“Pathaan” is receiving all the love from around the country, and rightly so. It has been a while since the Hindi film industry has given us a massive hit such as “Pathaan”. It gives us a sense of optimism because, since the pandemic, the industry has been going through a slump, and it took a Shah Rukh Khan movie to revive it. Other than “Pathaan” being a Shah Rukh film, many viewers have concluded that Deepika and John Abraham’s characters were given enough meat to pull off the role with utmost ease—something that has not been noticed in any other film in this genre in the past. Yes, there is Zoya and Tiger from the Ek Tha Tiger, but Zoya was hardly a femme fatale. On the other hand, Deepika’s character can be considered a femme fatale, for a woman as beautiful as she has been assigned so as to make sure Pathaan falls for her.
The “Femme Fatale” is not an uncommon trope in Hindi films. There are plenty of examples from Bollywood, at least, which can be given out to understand what femme fatale constitutes. Tabu from Maqbool, Vidya Balan from Ishqiya, Priyanka Chopra from 7 Khoon Maaf, and Tabu again in Andhadhun. These leading ladies made sure they remained shrewd and conniving without letting the men in their life know how their minds worked. All the while, they plot to do something other than what the men expect of them. They hide their motives, secrets, and in many cases, their identities too; all of this and more defines what a femme fatale does. Priyanka Chopra in 7 Khoon Maaf is an archetypical example of a femme fatale; where she married seven men at different points in her life, and each time, ended up killing them for each of them had a flaw which was a deal breaker for her. If this is not the definition of a siren, then what is? In Maqbool as well, Tabu, as Nimmi, was the one who was pushing Maqbool to kill Abbaji. She was the driving force that made Maqbool choose between his loyalty to Abbaji and his love for Nimmi. Nimmi’s character was dark and sinister. Vishal Bharadwaj is responsible for these deliciously crafted femme fatale, who would never stop until her ambitions are fulfilled.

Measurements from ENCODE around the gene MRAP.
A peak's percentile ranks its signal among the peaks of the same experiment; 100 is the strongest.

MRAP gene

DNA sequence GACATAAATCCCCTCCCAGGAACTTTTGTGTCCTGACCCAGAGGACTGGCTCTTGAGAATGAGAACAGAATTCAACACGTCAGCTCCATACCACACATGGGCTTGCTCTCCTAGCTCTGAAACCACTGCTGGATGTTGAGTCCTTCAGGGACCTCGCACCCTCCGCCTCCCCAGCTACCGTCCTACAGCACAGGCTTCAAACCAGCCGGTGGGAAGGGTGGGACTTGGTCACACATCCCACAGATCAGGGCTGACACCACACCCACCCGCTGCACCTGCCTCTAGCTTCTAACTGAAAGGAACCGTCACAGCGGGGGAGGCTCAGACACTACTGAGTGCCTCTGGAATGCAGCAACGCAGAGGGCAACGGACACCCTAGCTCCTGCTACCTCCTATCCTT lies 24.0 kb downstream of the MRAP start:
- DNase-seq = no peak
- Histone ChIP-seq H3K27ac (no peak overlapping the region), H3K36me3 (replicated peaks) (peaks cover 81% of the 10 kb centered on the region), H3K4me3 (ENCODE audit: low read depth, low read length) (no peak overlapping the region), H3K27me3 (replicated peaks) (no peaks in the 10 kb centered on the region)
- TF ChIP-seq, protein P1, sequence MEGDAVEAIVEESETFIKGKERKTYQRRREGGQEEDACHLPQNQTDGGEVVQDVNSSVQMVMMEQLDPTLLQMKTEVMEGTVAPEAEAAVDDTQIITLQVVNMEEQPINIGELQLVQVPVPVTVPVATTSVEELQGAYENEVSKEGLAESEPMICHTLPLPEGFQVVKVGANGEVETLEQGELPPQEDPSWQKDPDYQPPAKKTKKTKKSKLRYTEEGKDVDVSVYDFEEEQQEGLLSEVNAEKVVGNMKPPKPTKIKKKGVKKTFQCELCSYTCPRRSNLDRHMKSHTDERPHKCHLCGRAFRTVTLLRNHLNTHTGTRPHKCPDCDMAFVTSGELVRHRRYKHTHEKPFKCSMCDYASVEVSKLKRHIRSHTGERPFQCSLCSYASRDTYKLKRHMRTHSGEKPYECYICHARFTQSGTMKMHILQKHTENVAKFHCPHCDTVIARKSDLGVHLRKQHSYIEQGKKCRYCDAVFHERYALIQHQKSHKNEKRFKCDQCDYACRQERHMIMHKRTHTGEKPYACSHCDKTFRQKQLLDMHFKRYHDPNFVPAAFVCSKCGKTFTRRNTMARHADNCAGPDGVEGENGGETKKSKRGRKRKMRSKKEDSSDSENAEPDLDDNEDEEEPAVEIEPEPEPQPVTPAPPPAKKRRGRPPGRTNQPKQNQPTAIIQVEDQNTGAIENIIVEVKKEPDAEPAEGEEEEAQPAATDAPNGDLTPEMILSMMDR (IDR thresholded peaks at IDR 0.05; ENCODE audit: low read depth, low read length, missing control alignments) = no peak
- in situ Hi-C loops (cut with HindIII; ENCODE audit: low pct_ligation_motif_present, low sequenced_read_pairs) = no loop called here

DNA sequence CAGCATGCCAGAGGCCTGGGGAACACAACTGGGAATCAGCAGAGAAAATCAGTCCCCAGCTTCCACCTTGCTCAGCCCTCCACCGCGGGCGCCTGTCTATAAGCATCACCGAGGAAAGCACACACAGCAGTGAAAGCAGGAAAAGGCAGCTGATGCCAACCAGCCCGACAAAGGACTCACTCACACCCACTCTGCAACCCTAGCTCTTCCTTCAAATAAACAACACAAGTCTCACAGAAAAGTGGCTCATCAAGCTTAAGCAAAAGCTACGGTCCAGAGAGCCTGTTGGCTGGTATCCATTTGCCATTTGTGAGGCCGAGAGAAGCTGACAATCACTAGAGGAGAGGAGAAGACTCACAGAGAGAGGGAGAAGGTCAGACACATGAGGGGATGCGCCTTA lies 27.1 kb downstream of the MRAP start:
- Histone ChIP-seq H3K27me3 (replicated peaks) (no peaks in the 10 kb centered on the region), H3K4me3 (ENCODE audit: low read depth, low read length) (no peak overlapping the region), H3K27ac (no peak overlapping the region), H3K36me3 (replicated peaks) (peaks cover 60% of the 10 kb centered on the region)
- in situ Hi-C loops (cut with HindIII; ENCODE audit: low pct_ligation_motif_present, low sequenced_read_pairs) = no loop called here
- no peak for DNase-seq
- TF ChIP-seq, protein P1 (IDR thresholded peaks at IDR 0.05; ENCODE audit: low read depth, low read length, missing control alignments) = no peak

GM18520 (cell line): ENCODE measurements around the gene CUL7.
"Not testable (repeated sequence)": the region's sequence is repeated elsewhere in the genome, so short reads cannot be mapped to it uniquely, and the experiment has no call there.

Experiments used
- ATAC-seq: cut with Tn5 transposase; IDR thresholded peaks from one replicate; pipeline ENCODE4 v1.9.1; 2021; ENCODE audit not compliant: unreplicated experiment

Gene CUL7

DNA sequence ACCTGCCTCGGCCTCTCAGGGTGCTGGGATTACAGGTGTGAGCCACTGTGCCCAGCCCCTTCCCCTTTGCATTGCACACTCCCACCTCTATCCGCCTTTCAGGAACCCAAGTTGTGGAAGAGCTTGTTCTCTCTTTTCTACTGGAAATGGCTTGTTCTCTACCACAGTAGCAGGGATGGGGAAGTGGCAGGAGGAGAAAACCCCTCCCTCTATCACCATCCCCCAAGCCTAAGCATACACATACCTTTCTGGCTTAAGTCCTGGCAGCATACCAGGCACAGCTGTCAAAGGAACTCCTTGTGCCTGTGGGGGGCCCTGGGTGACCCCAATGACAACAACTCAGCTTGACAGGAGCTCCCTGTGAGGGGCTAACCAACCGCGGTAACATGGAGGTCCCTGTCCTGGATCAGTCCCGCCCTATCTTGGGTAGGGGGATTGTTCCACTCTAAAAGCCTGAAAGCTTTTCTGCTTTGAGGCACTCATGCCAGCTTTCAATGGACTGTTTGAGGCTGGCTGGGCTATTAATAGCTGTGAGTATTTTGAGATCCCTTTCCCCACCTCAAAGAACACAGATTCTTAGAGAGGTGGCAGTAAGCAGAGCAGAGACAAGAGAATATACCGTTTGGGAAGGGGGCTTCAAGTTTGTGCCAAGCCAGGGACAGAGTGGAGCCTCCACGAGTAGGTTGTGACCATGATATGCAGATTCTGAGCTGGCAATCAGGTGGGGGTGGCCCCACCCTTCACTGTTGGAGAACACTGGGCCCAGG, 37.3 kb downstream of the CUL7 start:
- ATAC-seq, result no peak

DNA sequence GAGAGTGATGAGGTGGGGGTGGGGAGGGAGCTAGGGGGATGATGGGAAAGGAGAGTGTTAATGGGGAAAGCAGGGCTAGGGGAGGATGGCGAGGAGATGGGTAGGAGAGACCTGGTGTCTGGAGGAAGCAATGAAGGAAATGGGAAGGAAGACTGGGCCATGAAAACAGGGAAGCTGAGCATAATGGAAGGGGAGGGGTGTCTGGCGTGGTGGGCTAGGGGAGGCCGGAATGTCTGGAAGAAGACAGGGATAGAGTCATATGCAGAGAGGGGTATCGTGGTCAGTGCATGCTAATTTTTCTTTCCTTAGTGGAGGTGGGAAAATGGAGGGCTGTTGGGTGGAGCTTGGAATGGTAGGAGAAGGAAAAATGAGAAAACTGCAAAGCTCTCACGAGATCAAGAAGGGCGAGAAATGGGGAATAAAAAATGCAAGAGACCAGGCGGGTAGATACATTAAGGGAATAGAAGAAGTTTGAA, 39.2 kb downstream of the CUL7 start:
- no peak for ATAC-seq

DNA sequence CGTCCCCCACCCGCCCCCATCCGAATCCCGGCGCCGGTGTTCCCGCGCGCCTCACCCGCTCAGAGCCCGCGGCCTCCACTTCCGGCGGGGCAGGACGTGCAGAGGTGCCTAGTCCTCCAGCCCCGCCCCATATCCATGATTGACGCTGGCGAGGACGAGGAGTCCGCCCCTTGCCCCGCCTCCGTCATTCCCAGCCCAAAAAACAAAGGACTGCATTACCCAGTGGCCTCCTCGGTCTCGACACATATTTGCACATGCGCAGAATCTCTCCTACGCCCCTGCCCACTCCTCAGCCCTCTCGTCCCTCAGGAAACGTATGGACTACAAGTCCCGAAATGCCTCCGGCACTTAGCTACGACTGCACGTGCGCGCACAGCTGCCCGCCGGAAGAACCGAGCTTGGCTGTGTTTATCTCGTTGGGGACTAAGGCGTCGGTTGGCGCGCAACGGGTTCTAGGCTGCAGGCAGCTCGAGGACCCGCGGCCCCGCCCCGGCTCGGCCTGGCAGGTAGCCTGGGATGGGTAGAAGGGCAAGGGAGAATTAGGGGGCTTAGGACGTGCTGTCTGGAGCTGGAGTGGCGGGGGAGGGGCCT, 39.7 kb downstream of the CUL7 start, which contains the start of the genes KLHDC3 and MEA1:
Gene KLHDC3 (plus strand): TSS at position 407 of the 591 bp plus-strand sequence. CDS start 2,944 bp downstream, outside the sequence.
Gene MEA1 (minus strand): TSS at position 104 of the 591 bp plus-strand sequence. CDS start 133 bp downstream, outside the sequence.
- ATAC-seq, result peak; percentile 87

Deepika’s character, Dr. Rubina, an ISI agent who is heading to Spain for an assignment as per the intel provided to Pathaan. On reaching Spain, Pathaan is mesmerized by her beauty, and she doesn’t hold herself back from seducing this stranger. As he follows her, he soon realizes he has walked into a lion’s den, where Jim lies in wait for him. Pathaan falls for all the charm Dr. Rubina throws at him, and in the hope of getting some answers from her, he gets drawn into a scenario that he least expected. Soon, Dr. Rubina saves Pathaan from Jim’s team, only to reveal that she is not an ex-ISI agent but an active member whose end goal is the same as Pathaan’s. Pathaan, again at this point, believes her and briefs her on the plan, which she partly knows. The rest of the plan will be conceived by Pathaan. Dr. Rubina, on reaching Moscow, again seduces him to make him emotionally vulnerable. Soon she double-crosses him and takes away the weapon that they got hold of, and Pathaan is left with nobody to rescue him and is finally be captured by the Russians.